We believe everyone should have the option to access natural alternatives over conventional medicines, and yet only 5% of Australian doctors are currently prescribing cannabis. We are here to help you get the right care so you can manage pain, anxiety, insomnia, mental health and other conditions, and live a better life. We are setting new standards in cannabis care by connecting thousands of Australians to qualified doctors and support you through our dedicated patient care team.

It is important to educate yourself on the subject and evaluate if Medical Cannabis could be of benefit to you, and always discuss your options with your primary medical practitioners.

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President’s Monthly Musing – Dec 2022 Thriving through Christmas Festivities

It is Christmas – when the world takes on a loving glow and everyone is excitedly looking forward to parties, carol singing, roaming around lit up streets, gathering with family and friends, eating too many chocolates, and generally eating too much all together……

Except that isn’t the case for many of our members who are dealing with the pain of trigeminal neuralgia.  Enduring stabbing pain, having the lightest of breezes or a cold evening trigger pain, dreading talking and eating, and all you want to do is stay quiet, calm and on your own……

So how do we make the most of spending time with family and friends at Christmas and thrive rather than survive. 

The following tips may help you create a plan around your festivities

    1. Shop online. This will allow you to avoid stressful traffic and crowded stores. You are also less likely to catch a cold, flu or covid when you shop from the comfort of your own home.

    2. Limit gatherings to smaller groups to reduce stress and pain.

    3. Start shopping early and wrap your presents early. If you wrap a few gifts per day vs. all of them at once, you’ll be less tired and less sore from being hunched over.

    4. If you are feeling anxious – pop on your favourite Christmas songs and enjoy the memories, they conjure.  Research has shown that music can relax blood vessels and increase blood flow.

    5. Set boundaries around your activities and let your family know what they are, so you can drop in and spend the time that suits you, rather than coping with a long afternoon of festivities.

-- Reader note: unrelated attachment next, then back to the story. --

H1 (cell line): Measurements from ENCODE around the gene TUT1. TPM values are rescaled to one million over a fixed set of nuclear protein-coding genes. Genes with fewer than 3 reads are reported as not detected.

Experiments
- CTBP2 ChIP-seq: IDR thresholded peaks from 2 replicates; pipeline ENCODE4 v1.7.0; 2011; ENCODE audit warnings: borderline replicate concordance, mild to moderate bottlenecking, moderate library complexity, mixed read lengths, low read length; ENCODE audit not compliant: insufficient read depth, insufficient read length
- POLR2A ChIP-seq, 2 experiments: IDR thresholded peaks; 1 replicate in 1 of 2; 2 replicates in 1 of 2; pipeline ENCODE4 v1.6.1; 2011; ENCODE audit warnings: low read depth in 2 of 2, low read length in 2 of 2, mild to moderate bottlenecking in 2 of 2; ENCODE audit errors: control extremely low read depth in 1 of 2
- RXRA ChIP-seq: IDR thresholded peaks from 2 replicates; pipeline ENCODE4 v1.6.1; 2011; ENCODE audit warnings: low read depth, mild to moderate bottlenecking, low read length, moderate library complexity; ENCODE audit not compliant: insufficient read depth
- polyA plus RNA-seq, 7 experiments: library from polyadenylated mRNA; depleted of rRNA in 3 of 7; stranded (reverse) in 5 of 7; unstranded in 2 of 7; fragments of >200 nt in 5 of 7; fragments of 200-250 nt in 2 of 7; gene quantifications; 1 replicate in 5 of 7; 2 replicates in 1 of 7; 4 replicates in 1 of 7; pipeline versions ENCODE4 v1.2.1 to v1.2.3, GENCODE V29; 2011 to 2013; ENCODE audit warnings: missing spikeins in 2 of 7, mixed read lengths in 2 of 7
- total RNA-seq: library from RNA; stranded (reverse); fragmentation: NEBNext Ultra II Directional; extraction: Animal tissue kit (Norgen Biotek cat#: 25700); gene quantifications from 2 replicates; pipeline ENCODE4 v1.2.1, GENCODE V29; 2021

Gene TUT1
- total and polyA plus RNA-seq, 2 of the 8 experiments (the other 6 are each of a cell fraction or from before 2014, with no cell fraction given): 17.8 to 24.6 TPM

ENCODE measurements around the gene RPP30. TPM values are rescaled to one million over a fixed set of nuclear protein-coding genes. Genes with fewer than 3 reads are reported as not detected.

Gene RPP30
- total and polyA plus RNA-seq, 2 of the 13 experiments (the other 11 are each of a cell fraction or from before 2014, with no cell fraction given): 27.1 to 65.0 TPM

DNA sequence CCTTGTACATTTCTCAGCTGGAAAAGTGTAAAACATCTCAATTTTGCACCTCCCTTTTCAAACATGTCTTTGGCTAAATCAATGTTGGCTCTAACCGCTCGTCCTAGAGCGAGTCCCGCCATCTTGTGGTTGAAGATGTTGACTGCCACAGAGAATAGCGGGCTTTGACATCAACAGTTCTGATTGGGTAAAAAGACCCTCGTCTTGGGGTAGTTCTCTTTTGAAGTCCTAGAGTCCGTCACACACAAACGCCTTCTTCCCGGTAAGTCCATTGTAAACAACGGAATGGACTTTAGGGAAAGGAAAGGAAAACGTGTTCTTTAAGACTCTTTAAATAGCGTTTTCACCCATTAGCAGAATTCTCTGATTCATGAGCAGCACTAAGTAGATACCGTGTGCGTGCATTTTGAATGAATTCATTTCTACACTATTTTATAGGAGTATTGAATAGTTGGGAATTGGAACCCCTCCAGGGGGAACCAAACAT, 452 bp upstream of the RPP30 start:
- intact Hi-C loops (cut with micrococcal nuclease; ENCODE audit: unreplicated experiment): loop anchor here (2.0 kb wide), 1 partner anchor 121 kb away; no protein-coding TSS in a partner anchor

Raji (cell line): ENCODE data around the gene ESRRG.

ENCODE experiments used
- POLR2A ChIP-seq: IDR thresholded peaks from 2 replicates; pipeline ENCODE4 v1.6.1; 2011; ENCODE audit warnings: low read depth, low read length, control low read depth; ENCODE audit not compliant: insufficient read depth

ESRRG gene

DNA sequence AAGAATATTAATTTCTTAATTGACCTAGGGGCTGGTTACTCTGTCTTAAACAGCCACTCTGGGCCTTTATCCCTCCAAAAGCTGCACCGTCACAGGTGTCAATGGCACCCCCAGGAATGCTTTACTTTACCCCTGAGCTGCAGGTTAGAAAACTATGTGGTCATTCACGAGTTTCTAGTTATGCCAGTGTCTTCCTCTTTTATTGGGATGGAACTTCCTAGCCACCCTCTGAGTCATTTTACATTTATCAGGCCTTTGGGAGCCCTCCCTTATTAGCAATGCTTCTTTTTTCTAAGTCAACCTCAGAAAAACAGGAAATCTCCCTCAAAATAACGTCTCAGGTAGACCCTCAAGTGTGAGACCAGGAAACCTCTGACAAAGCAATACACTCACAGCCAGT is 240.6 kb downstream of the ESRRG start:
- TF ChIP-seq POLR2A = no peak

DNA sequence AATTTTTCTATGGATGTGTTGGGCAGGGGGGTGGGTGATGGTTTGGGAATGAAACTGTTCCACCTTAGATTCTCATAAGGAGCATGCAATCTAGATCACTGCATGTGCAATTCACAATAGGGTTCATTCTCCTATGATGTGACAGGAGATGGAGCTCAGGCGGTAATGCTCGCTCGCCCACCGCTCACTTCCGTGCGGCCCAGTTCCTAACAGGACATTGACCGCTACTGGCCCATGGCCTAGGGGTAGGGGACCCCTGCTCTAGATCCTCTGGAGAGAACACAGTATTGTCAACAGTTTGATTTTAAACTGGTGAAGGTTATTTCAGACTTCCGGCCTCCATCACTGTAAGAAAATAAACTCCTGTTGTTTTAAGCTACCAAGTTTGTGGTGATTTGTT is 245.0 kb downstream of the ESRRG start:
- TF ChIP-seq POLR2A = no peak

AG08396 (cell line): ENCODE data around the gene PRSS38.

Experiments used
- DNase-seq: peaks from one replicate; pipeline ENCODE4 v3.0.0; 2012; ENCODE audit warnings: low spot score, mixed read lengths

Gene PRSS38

6. Learn what works best for you to reduce stress, sometimes fragrances like lavender can calm your mind, applying firm pressure on the fleshy place between your index finger and thumb, called the Hoku spot for just 30 seconds is believed to reduce stress and tension in your upper body which is used in traditional Chinese medicine.

Take care of your body

The holidays look different for everyone, but they often have a few things in common: too much food and alcohol, and not enough sleep and exercise. These unhealthy behaviours are the perfect formula for triggering illness and pain. To avoid these common pitfalls, take steps to protect yourself and your immune system by:

  • Getting enough sleep
  • Staying hydrated
  • Avoiding large, heavy meals
  • Limiting or avoiding alcohol
  • Exercising regularly
  • Washing your hands frequently

These steps can also help keep other health conditions in check, such as diabetes and heart disease.

Stick to your routine

When you live with chronic pain, routine is key — especially if you take medications or have interventional treatments. Unfortunately, it can be easy for schedules to get disrupted during the holiday season.

To avoid these complications, set an alarm on your phone and checking your medication supply to ensure you won’t run out over the holidays. You should also talk to your provider about scheduling any pain management treatments you may need to keep your symptoms controlled during the season.

As you celebrate the Christmas Festivities, take time to just enjoy those special moments, watching a smile radiate on a child’s face, smelling the food cooking, listening to your family’s laughter, holding the hand of your partner, being present for as long as you are able.  The memory of special days can often stay with us long after the tinsel has been cleared away.

No matter how you spend Christmas – please remember

“you are not alone”

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Julian Whittaker – Frozen in Fear – Waiting